3. Interesting article, and interesting discussion. I would like to add a small defence of Dr. Jeffers’ claims against Dr. Shelby’s critique. Before going on I should note that I was slightly sure that Dr. Jeffers meant to endorse what Shelby refers to as “The strong conservation thesis” rather than attribute it to DuBois. But in either case it is an interesting argument, and I am sure Dr. Jeffers can clarify what he meant to endorse in this discussion. In the following I’ll act as if the argument is unambiguously something Jeffers endorses.
    Dr. Shelby says that:
    “The resistance argument that Jeffers endorses is parallel only if we assume that preserving the denigrated culture of one’s race is the only appropriate way to resist the cultural dimensions of racism.”
    I take it Shelby is arguing that Jeffers’ argument is enthymemic. The suppressed premise in question is the consequent of the conditional above, “Preserving the denigrated culture of one’s race is the only appropriate way to resist the cultural dimensions of racism”. If this premise is false then Dr.Shelby does not believe that Jeffers’ other premises give us reason to conclude that there is a duty to engage in racial-cultural preservation. And, indeed, Dr. Shelby offers a reason to suppose it is false – by demonstrating that the uniqueness claim is violated with a simple counter example.
    I agree that Jeffers’ argument is enthymemic, but I do not think that Jeffers requires such a strong claim to complete his argument. The resistance argument Jeffers offers would go through, I would argue, just in case we have reason to believe that preserving the denigrated culture of one’s race is the best strategy we have available to us for resisting the cultural dimensions of racism.
    The two italicised subclauses make a substantial difference to the strength of the claim that Jeffers must defend. Firstly, Jeffers needn’t claim that racial-cultural preservation is the only option available. Secondly, Jeffers need only defend the proposition that racial-cultural preservation is the best strategy relative to the options we are presently aware of.
    To see why this is all that Jeffers need defend, consider the possibility that, indeed, we do have reason to believe that racial-cultural preservation is the best strategy for resisting the cultural dimensions of racism. In that case, ceteris paribus, a person committed to resisting the cultural dimensions of racism ought support (or contribute to in whatever manner they can) racial-cultural preservation, just on grounds of efficiency. All the arguments which support utility maximisation in decision theory would (granted the hypothetical) thus support racial-cultural preservation. This would seem to me to be considerably more support than action-guiding moral arguments usually have. In so far as instrumental rationality can ever be the source of duties (as perhaps it can when combined with worthy aims, as combatting the cultural dimensions of racism surely is) then it would seem in this case a duty has been incurred.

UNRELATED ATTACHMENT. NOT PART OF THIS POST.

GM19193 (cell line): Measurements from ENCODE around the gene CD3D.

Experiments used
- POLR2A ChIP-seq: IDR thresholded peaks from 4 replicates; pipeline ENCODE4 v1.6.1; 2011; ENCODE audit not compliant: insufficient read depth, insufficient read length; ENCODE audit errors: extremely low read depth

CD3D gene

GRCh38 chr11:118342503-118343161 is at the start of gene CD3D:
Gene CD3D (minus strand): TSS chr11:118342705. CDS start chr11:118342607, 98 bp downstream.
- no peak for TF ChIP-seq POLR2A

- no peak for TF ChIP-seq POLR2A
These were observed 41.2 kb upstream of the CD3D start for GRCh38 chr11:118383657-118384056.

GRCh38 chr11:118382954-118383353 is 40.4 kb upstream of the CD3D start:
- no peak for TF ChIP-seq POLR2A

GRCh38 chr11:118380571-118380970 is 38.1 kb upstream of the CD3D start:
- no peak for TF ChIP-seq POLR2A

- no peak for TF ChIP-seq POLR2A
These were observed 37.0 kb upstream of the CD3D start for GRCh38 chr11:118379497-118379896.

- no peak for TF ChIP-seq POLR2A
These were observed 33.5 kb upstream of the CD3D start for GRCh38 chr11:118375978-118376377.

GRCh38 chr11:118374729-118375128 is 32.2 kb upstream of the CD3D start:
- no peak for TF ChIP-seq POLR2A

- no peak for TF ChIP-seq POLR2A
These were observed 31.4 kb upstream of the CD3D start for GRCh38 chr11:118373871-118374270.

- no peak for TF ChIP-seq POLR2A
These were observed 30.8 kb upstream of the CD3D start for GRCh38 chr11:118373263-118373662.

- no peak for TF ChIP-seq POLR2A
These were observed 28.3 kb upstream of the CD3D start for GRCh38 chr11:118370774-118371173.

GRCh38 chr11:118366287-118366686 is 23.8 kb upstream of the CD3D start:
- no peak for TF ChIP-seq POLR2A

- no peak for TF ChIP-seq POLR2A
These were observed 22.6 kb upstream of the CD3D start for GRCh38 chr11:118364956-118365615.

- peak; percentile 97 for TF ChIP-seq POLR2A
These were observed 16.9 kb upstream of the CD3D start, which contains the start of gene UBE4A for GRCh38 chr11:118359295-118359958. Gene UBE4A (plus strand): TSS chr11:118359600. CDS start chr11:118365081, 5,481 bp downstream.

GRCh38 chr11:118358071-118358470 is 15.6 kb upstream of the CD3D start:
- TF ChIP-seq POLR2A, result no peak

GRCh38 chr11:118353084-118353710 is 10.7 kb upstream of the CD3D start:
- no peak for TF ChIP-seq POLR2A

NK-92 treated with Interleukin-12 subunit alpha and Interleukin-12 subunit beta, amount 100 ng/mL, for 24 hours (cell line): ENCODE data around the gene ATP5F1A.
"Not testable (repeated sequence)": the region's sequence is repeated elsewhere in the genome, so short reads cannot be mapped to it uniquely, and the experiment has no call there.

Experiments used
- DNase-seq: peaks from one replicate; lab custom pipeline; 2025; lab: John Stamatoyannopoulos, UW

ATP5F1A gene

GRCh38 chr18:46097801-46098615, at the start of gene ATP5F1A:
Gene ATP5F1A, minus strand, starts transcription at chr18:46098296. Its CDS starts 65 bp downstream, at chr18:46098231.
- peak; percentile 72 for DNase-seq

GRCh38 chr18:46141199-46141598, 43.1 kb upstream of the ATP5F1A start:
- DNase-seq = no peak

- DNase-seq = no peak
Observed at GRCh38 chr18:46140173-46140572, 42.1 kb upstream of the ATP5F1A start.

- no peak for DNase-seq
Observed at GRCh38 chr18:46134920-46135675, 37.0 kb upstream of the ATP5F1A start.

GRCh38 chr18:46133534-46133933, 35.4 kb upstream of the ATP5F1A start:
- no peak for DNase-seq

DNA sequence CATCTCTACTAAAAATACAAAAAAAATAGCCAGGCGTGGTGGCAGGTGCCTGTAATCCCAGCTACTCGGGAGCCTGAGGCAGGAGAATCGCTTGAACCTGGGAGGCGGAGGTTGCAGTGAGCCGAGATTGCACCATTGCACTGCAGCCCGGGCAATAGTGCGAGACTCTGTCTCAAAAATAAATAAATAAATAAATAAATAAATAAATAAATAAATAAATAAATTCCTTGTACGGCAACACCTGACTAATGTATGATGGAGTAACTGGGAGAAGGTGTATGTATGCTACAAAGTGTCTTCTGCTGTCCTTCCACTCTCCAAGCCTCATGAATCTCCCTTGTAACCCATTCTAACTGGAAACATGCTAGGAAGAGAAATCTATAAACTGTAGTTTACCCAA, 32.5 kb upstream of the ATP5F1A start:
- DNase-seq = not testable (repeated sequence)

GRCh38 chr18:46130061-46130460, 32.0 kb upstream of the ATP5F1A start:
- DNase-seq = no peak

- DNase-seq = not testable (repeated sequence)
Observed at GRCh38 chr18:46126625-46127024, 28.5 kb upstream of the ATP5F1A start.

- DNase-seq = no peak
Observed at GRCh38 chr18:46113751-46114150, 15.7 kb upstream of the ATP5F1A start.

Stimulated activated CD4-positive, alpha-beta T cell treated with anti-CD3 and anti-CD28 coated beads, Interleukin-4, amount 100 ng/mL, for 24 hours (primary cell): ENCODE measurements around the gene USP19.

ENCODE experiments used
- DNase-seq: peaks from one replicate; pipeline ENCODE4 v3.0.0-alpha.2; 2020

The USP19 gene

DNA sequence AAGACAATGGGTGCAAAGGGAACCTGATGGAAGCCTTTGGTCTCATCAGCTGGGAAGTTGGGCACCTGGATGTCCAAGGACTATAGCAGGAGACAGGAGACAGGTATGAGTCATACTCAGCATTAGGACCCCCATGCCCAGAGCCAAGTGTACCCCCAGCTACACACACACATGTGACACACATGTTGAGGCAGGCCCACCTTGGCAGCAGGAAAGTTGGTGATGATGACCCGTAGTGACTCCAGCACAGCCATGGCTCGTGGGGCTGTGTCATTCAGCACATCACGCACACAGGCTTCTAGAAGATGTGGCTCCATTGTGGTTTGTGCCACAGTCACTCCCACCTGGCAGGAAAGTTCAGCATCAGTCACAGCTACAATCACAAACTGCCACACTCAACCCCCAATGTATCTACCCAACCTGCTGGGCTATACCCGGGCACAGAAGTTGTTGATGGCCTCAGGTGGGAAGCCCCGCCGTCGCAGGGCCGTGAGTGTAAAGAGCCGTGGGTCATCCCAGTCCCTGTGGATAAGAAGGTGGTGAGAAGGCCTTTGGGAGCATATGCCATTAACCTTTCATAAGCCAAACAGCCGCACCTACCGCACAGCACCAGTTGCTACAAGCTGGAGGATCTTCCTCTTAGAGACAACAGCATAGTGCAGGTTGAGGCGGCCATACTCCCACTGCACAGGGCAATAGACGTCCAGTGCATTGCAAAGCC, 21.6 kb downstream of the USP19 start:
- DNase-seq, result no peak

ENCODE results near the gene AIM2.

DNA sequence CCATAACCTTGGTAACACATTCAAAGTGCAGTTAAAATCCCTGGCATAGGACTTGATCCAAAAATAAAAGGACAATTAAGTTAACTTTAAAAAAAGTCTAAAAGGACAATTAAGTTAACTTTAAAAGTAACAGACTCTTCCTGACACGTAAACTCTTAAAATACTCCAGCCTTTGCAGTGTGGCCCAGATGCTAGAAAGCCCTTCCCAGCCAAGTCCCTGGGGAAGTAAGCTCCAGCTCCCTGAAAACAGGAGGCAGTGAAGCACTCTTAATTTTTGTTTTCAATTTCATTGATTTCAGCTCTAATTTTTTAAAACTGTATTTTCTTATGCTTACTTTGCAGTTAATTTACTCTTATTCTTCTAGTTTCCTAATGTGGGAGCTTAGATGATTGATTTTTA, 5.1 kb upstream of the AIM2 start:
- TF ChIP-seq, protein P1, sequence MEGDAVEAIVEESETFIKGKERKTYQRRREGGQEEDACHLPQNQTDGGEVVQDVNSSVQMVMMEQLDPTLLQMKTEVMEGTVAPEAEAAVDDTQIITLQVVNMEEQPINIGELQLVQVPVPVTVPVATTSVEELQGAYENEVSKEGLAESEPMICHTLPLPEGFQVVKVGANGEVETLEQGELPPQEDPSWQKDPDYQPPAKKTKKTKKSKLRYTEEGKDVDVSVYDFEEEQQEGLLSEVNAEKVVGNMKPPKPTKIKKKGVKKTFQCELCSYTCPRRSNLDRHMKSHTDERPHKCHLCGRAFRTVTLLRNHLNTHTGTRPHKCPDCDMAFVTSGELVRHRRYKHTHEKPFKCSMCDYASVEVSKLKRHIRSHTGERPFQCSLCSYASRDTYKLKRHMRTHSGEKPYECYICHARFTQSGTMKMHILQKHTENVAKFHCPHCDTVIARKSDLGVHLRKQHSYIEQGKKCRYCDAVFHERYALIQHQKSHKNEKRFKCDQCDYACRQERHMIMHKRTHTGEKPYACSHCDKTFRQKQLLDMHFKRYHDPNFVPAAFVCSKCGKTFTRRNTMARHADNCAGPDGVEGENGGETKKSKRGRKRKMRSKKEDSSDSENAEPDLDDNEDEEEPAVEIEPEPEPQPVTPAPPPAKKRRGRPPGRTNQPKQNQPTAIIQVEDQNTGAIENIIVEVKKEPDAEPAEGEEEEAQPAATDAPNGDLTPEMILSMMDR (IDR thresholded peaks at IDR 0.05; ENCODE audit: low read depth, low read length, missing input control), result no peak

If I am right that this weaker premise is all that Jeffers needs, I believe it would follow that Shelby’s purported counter example to Jeffers’ argument is no such thing. For it would be consistent with Jeffers’ argument that being conspicuously-good-at-doing European-stuff is one way of resisting the cultural dimensions of racism. A person who adopted that strategy needn’t be accused of treachery, or anything so harsh. They are indeed doing something to advance the cause of anti-racism. But they could be accused of inefficiency, or of sub-optimal behaviour. They are not doing as much as they could to advance the cause of anti-racism.
    I do not know whether racial-cultural preservation is indeed the best strategy for resisting cultural racism. I think it would be very difficult to establish. But it strikes me as, at least, possible to establish. One could survey (as best as one’s information allows) the proposed strategies for combatting cultural racism, then consider their likely effects with history as one’s guide. Whereas it strikes me as near impossible to establish the claim that Dr. Shelby believes that Dr. Jeffers requires for his argument. How one earth could one establish that a given strategy was the only available strategy? Indeed it is probably straightforwardly false, as Dr. Shelby’s example of the conspicuously-talented-at-European-stuff person shows. As such, while I do not claim to know whether or not the claim I believe Jeffers’ must defend is true, I do think that showing that it is this he must defend rather than Shelby’s alternative constitutes a defence of Jeffers’ argument.
    I find it very hard to project the right tone when discussing things online, and this is particularly worrisome when one is offering critique of an argument. I hope that this came across in the friendly and interested spirit in which I intended it.

  4. Let me begin by thanking the very good people at PEA Soup and Ethics for the honour and the opportunity to have my paper discussed in this way. It is truly exciting as a young scholar to receive this sort of attention.
    Before I go on to thanking Tommie Shelby, I would like to mention two other people who were essential to this paper’s success: Paul C. Taylor and Kathryn Gines. I mention them now because, to my great shock and dismay, I discovered that I somehow left them out of the article’s acknowledgments. Both of them read the paper and gave me invaluable feedback. I am truly sorry that, by forgetting to update a previously written version of the acknowledgments, their contributions went unremarked. I am glad that I can at least thank them publicly here.